Look at the Diff Between Two Files

Probably a lot of you know about vimdiff command, which allows you to open Vim in split mode and compare two files with the syntax:

$ vimdiff [file1] [file2]

But the same result is achievable with the Vim command:


First open your initial file in Vim. Then open the second one in split mode with:

:vsp [file2]

Finally launch:


in the first buffer, switch buffer with Ctrl+w and type:



The two files will then be highlighted with focus on their differences.

To turn the diff off, simply use:


Revert the Document in Time

Vim keeps track of the changes you make to a file, and can easily revert it to what it was earlier in time. The command is quite intuitive. For example:

:earlier 1m

will revert the document to what it was a minute ago.

Note that you can inverse this with the command:


Delete Inside Markers

Something that I always wanted to be comfortable doing when I started using Vim: easily delete text between brackets or parenthesis. Go to the first marker and simply use the syntax:


So for example, deleting between parenthesis would be:


once your cursor is on the first parenthesis. For brackets or quotation marks, it would be:




Delete Until a Specific Maker

A bit similar to deleting inside a marker but for different purpose, the command:


will delete everything in between your cursor and the marker (leaving it safe) if the marker is found on the same line. For example:


will delete the end of your sentence, leaving the . intact.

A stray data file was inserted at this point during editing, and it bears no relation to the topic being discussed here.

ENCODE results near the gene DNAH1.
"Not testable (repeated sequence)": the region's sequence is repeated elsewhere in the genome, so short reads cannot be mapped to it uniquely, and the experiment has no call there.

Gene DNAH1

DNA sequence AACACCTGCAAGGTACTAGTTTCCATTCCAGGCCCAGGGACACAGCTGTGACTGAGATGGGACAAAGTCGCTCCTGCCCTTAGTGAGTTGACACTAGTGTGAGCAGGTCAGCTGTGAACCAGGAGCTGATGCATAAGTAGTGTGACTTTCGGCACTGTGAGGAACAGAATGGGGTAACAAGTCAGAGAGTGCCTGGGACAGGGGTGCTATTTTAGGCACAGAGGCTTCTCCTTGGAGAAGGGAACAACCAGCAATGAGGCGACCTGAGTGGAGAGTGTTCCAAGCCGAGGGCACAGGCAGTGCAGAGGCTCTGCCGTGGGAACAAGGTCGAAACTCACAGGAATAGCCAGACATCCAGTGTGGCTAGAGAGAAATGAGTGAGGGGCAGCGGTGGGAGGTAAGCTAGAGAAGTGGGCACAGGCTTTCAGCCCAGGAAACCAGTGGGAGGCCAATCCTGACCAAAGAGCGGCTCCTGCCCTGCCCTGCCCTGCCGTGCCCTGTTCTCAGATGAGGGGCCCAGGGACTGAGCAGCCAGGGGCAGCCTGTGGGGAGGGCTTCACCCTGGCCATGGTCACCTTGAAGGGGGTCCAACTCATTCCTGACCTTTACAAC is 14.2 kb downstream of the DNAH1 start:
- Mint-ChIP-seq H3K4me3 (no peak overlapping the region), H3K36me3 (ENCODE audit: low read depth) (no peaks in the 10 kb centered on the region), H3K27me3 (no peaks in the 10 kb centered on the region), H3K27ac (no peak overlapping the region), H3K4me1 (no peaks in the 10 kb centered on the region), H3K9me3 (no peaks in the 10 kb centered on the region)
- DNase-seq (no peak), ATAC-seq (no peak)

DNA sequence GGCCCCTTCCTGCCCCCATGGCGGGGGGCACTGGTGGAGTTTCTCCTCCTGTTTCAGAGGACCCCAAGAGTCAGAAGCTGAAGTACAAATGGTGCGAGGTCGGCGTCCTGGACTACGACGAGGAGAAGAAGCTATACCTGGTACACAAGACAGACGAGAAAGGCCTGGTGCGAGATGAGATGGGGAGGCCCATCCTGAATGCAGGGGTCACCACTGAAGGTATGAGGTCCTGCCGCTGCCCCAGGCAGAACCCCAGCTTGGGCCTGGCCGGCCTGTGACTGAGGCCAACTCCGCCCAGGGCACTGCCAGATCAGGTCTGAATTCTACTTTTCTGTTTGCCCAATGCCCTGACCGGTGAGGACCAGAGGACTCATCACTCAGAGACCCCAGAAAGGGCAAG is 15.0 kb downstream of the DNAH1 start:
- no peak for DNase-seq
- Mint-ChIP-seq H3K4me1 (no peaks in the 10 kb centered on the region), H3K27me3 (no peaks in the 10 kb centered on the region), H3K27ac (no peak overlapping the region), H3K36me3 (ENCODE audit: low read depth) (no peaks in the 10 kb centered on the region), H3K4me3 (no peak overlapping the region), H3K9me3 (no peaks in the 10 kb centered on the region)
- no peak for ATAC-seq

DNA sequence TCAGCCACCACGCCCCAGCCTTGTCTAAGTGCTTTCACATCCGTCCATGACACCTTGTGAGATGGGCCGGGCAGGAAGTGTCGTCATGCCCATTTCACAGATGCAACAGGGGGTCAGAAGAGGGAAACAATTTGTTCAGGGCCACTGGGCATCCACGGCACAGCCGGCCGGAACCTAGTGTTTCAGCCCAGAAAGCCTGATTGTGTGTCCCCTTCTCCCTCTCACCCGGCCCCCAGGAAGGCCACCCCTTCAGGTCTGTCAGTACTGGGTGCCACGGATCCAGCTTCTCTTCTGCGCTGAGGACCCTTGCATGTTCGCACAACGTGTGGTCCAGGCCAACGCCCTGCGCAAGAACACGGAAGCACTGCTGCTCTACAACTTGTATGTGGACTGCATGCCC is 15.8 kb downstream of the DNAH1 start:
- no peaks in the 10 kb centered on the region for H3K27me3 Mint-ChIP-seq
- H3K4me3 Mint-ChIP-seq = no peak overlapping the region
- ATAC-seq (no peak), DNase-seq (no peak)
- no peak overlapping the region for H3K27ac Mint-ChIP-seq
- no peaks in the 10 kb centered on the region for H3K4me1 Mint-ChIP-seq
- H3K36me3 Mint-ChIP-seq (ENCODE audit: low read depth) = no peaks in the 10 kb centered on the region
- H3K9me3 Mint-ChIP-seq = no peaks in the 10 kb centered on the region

Turn Vim into a Hex Editor

This is not my favorite trick, but some might find it interesting. You can chain Vim and the xxd utility to convert the text into hexadecimal with the command:


And similarly, you can revert this with:

:%!xxd -r

Place the Text Under Your Cursor in the Middle of the Screen

Everything is in the title. If you want to force the screen to scroll and place whatever is under your cursor in the middle, use the command:


in visual mode.

Jump to Previous/Next Position

When editing a very big file, it is frequent to make changes somewhere, and jump to another place right after. If you wish to jump back simply, use:


to go back to where you were.

And similarly:


will revert such jump back.

Render the Current File as a Web Page

This will generate an HTML page displaying your text, and show the code in a split screen:


Very basic but so fancy.

To conclude, this list was assembled after reading some various forum threads and the Vim Tips wiki, which I really recommend if you want to boost your knowledge about the editor.

If you know any Vim command that you find useful and that you think most people do not know about, feel free to share it in the comments. As said in the introduction, an "obscure but useful" command is very subjective, but sharing is always good.

Support Xmodulo

This website is made possible by minimal ads and your gracious donation via PayPal or credit card

Please note that this article is published by Xmodulo.com under a Creative Commons Attribution-ShareAlike 3.0 Unported License. If you would like to use the whole or any part of this article, you need to cite this web page at Xmodulo.com as the original source.

Xmodulo © 2021 ‒ AboutWrite for UsFeed ‒ Powered by DigitalOcean